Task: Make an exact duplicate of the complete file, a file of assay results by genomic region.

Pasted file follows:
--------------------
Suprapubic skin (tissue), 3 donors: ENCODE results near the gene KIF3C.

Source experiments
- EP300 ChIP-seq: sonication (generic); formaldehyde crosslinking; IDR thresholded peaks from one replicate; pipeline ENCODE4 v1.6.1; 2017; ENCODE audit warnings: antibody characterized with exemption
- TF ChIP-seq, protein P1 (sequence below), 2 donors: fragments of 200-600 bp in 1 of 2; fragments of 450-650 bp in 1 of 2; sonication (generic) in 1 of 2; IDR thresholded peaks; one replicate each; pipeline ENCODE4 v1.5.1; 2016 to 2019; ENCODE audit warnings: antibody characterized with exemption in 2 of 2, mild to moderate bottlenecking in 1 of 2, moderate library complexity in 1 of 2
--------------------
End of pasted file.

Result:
Suprapubic skin (tissue), 3 donors: ENCODE results near the gene KIF3C.

Source experiments
- EP300 ChIP-seq: sonication (generic); formaldehyde crosslinking; IDR thresholded peaks from one replicate; pipeline ENCODE4 v1.6.1; 2017; ENCODE audit warnings: antibody characterized with exemption
- TF ChIP-seq, protein P1 (sequence below), 2 donors: fragments of 200-600 bp in 1 of 2; fragments of 450-650 bp in 1 of 2; sonication (generic) in 1 of 2; IDR thresholded peaks; one replicate each; pipeline ENCODE4 v1.5.1; 2016 to 2019; ENCODE audit warnings: antibody characterized with exemption in 2 of 2, mild to moderate bottlenecking in 1 of 2, moderate library complexity in 1 of 2